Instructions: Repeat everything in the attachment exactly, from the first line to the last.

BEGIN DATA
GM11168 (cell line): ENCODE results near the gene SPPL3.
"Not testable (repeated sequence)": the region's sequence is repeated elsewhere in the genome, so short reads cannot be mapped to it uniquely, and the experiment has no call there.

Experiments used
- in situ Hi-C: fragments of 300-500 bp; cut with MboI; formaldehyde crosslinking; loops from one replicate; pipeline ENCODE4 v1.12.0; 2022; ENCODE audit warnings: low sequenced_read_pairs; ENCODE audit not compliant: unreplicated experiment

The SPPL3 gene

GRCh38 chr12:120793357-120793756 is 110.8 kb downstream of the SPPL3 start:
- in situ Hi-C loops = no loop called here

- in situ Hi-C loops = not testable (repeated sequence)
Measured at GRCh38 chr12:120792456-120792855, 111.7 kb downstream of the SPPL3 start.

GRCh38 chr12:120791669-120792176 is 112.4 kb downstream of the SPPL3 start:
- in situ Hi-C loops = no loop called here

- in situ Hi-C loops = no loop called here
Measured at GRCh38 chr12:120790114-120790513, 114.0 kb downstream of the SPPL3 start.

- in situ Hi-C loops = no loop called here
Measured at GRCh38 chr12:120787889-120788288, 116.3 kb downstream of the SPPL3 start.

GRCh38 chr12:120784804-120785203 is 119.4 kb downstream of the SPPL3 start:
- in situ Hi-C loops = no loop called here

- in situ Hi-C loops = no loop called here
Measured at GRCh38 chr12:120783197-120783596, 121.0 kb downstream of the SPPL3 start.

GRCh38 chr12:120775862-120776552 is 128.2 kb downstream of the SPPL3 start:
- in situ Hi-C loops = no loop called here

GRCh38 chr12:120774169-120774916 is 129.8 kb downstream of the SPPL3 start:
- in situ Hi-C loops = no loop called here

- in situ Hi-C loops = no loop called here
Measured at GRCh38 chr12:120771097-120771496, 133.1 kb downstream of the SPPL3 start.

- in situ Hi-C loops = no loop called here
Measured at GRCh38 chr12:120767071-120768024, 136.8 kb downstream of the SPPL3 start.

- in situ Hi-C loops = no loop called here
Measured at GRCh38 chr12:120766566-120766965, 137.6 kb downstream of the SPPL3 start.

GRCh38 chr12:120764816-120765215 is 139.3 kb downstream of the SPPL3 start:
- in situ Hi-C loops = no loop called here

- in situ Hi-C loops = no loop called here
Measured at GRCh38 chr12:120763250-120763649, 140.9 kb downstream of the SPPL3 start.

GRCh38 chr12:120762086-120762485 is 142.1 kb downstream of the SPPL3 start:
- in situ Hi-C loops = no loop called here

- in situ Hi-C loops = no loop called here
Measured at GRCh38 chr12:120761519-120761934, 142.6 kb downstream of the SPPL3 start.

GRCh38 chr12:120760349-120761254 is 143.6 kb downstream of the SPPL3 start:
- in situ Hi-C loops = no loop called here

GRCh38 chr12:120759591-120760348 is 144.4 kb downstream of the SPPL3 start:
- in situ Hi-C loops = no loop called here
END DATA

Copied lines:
GM11168 (cell line): ENCODE results near the gene SPPL3.
"Not testable (repeated sequence)": the region's sequence is repeated elsewhere in the genome, so short reads cannot be mapped to it uniquely, and the experiment has no call there.

Experiments used
- in situ Hi-C: fragments of 300-500 bp; cut with MboI; formaldehyde crosslinking; loops from one replicate; pipeline ENCODE4 v1.12.0; 2022; ENCODE audit warnings: low sequenced_read_pairs; ENCODE audit not compliant: unreplicated experiment

The SPPL3 gene

GRCh38 chr12:120793357-120793756 is 110.8 kb downstream of the SPPL3 start:
- in situ Hi-C loops = no loop called here

- in situ Hi-C loops = not testable (repeated sequence)
Measured at GRCh38 chr12:120792456-120792855, 111.7 kb downstream of the SPPL3 start.

GRCh38 chr12:120791669-120792176 is 112.4 kb downstream of the SPPL3 start:
- in situ Hi-C loops = no loop called here

- in situ Hi-C loops = no loop called here
Measured at GRCh38 chr12:120790114-120790513, 114.0 kb downstream of the SPPL3 start.

- in situ Hi-C loops = no loop called here
Measured at GRCh38 chr12:120787889-120788288, 116.3 kb downstream of the SPPL3 start.

GRCh38 chr12:120784804-120785203 is 119.4 kb downstream of the SPPL3 start:
- in situ Hi-C loops = no loop called here

- in situ Hi-C loops = no loop called here
Measured at GRCh38 chr12:120783197-120783596, 121.0 kb downstream of the SPPL3 start.

GRCh38 chr12:120775862-120776552 is 128.2 kb downstream of the SPPL3 start:
- in situ Hi-C loops = no loop called here

GRCh38 chr12:120774169-120774916 is 129.8 kb downstream of the SPPL3 start:
- in situ Hi-C loops = no loop called here

- in situ Hi-C loops = no loop called here
Measured at GRCh38 chr12:120771097-120771496, 133.1 kb downstream of the SPPL3 start.

- in situ Hi-C loops = no loop called here
Measured at GRCh38 chr12:120767071-120768024, 136.8 kb downstream of the SPPL3 start.

- in situ Hi-C loops = no loop called here
Measured at GRCh38 chr12:120766566-120766965, 137.6 kb downstream of the SPPL3 start.

GRCh38 chr12:120764816-120765215 is 139.3 kb downstream of the SPPL3 start:
- in situ Hi-C loops = no loop called here

- in situ Hi-C loops = no loop called here
Measured at GRCh38 chr12:120763250-120763649, 140.9 kb downstream of the SPPL3 start.

GRCh38 chr12:120762086-120762485 is 142.1 kb downstream of the SPPL3 start:
- in situ Hi-C loops = no loop called here

- in situ Hi-C loops = no loop called here
Measured at GRCh38 chr12:120761519-120761934, 142.6 kb downstream of the SPPL3 start.

GRCh38 chr12:120760349-120761254 is 143.6 kb downstream of the SPPL3 start:
- in situ Hi-C loops = no loop called here

GRCh38 chr12:120759591-120760348 is 144.4 kb downstream of the SPPL3 start:
- in situ Hi-C loops = no loop called here